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In favor of a mixed pension system: a review of the Chilean case

October 26, 2016

Written by: Fernando Fernandez and Mario Giarda

chile.jpgphoto credit: Reuters

Some weeks ago, The Economist published an article about the state of the pension system in Chile. The article focused on the discontent that the system has generated since it was implemented back in 1981, under the military dictatorship of Augusto Pinochet.

Since its conception, the current Chilean pension system was built on two values: long-run sustainability and individual responsibility. These characteristics should be the building blocks of any pension system, and we think that most people would agree with them. Nowadays, the discontent comes from the low pensions this system is delivering, and the disproportionately high commission/fees charged by pension managers. In our view, given the current parameters of the system (retirement age, monthly individual contributions, return on funds), pensions would be hardly increased without incurring in higher public costs or higher individual effort. So, any scheme (individual accounts, pay-as-you-go, etc.) would face serious challenges in delivering acceptable pensions.

In what follows, we briefly describe the history of the system and analyze its current state. Then we discuss the main issues of recent debates. We argue that the first policy action is to change the parameters the system is working with. Finally, we discuss that the best pension system should be a mixed system based on two pillars: individual contributions and a solidarity pillar, the former financed with individual accounts and the latter funded by the State. This is exactly the current Chile’s pension system. In this piece, we aim to defend it and propose some policies to enhance its performance given the current state of the Chilean economy. Moreover, this article would be helpful to analyze other pension systems that are being stressed by the same developments taking place in Chile, like most European economies and countries have adopted similar systems like Peru.

 

A brief history of the system

The Chilean pension system was reformed during Augusto Pinochet’s dictatorship (1973-1988). In 1981, the reform meant to go from a pay-as-you-go system to a private individual accounts system. The system was later reformed twice,  in 2002 and 2008, under democracy.

The previous system was composed by institutions called “Cajas de Previsión” (union pension funds and banks), which collected contributions from workers in order to deliver a set of benefits to their affiliates. These Cajas were in charge of providing health services, disability pensions, and retirement pensions. By 1979 the system had 35 Cajas and 150 retirement plans. Cajas were based on workers’ occupations (or industries) so individuals from different occupations were allocated into different Cajas. Benefits were fairly similar within each caja, but there were important differences in pension benefits across Cajas. Not surprisingly, given the heterogeneity between Cajas, the overall system was highly segregated and its was especially bad for low income workers.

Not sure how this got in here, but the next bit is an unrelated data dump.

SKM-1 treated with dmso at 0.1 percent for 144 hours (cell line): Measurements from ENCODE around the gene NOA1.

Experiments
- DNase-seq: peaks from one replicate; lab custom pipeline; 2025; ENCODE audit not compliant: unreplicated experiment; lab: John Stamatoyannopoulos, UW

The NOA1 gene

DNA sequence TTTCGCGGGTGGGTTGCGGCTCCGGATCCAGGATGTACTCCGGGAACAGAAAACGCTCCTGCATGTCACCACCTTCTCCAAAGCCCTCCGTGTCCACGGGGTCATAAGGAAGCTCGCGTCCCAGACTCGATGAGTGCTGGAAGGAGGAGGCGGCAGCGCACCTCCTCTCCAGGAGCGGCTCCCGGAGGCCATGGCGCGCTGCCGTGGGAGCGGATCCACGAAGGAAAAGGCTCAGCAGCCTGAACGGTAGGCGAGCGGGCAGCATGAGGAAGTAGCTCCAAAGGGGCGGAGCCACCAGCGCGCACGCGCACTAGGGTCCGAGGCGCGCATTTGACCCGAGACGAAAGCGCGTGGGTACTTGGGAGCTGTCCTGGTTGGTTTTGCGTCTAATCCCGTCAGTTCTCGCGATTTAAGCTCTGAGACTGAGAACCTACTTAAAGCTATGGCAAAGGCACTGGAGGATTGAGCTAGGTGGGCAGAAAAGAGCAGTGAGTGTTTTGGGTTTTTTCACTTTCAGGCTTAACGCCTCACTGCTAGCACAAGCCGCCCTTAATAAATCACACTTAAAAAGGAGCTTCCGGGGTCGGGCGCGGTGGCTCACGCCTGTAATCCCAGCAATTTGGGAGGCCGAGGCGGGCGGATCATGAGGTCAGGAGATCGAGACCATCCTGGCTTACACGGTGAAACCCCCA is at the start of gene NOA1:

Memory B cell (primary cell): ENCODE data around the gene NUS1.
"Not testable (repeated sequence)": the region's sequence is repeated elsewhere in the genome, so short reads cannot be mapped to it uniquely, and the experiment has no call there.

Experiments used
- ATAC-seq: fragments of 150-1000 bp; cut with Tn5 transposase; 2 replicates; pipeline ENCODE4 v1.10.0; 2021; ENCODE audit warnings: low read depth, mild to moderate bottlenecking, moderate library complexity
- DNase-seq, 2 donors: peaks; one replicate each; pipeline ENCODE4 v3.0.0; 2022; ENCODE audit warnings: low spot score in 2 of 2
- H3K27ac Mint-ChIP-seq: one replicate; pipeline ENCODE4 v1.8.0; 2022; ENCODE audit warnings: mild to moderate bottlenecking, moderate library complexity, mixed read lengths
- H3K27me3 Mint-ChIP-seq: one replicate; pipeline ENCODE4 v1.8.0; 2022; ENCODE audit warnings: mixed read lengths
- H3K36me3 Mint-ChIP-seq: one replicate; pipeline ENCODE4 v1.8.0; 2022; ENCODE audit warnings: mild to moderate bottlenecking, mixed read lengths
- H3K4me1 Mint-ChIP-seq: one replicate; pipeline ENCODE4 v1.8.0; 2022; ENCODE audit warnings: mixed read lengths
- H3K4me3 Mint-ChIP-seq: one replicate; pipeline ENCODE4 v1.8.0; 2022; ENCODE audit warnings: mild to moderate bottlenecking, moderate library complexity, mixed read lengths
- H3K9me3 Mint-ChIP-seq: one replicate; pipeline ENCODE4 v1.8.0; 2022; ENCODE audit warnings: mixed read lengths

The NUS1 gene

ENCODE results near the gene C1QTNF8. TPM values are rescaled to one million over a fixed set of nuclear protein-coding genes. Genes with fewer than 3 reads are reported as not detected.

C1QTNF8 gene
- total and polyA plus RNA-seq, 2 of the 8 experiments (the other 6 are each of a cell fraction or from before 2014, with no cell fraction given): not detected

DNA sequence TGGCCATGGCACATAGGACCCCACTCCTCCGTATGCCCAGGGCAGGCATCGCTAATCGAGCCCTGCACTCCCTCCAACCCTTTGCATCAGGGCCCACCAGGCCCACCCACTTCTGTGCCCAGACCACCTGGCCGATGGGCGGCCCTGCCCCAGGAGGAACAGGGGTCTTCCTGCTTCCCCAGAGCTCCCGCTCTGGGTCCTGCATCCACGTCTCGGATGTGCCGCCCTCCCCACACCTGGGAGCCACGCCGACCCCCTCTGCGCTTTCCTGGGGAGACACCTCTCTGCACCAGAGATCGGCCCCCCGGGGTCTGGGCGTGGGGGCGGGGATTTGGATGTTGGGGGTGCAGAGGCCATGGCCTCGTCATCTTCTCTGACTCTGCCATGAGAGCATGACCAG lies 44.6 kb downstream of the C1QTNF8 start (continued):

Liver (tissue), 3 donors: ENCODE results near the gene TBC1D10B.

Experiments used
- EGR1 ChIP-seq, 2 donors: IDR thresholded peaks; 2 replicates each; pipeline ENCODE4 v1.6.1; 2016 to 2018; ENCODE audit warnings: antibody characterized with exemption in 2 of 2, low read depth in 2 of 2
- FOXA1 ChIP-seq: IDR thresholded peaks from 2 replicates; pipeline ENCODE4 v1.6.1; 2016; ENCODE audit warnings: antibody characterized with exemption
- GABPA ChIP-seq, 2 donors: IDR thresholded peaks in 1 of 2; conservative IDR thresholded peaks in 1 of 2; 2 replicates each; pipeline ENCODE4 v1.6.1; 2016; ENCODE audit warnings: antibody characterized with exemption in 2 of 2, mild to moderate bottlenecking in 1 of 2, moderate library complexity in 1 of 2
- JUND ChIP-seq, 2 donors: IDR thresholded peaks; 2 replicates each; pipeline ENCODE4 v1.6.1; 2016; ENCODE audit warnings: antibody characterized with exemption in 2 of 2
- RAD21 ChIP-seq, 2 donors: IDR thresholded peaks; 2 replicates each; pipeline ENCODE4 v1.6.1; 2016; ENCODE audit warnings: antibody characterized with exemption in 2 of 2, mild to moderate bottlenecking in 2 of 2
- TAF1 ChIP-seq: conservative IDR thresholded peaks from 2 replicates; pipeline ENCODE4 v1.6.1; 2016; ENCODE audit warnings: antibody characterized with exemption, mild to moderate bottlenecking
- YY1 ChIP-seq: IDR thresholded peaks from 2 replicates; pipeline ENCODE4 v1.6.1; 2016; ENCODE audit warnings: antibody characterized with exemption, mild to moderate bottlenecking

The system relied on high contributions from both workers and employers. These contributions ranged from 9.5% to 18.8% of workers’ income and from 7% to 44.4% of workers’ salaries charged to employers. These previous rates were much higher than current figures, even when retirement ages were 60 for women and 65 for men, and life expectancy was lower than today. Thus, the system seemed to be sustainable for itself.

The pension reform of 1981 was part of a broader set of reforms conducted under Pinochet’s dictatorship. It went from the old system to a system based on individual accounts. The new system was mandatory for new workers and voluntary for workers that were already in the pay-as-you-go system[1] (i.e. once you changed, you could not go back). In the new system, contributions were made only by workers. In order to make the system attractive, the contribution rate was reduced to 10% of the labor income. These funds enter into an individual account that is managed by a Pension Fund Administrator (AFP, in Spanish). In the beginning, these AFPs charged a high monthly fee to manage the funds; however, they had fallen from 5% of labor income to only 0.47% in more recent times. Retirement ages remained the same despite improvements in life expectancy, but an early retirement scheme was introduced.

The AFPs can invest in domestic or foreign capital markets. Their investments are highly regulated by type of asset, risk level, or countries. Since 2002, affiliates can choose to invest in up to five different funds with different risk profiles.

In 2008, because of low pension benefits, a state-funded solidarity system was introduced using fiscal revenues. These public funds are used for two purposes: to ensure that pension benefits are higher than or equal to a minimum pension and to provide pension benefits to the elderly who did not contribute enough to the system. Finally, the reform also added a voluntary contribution to the pension fund, complemented by a state-provided subsidy. Hence, the current system is a mixed one based on three pillars: the compulsory contribution pillar, the voluntary contribution pillar, and the solidarity pillar.

 

The current state of the system

The functioning of any pension system is mainly determined by two factors: how the labor market works and the demographic structure.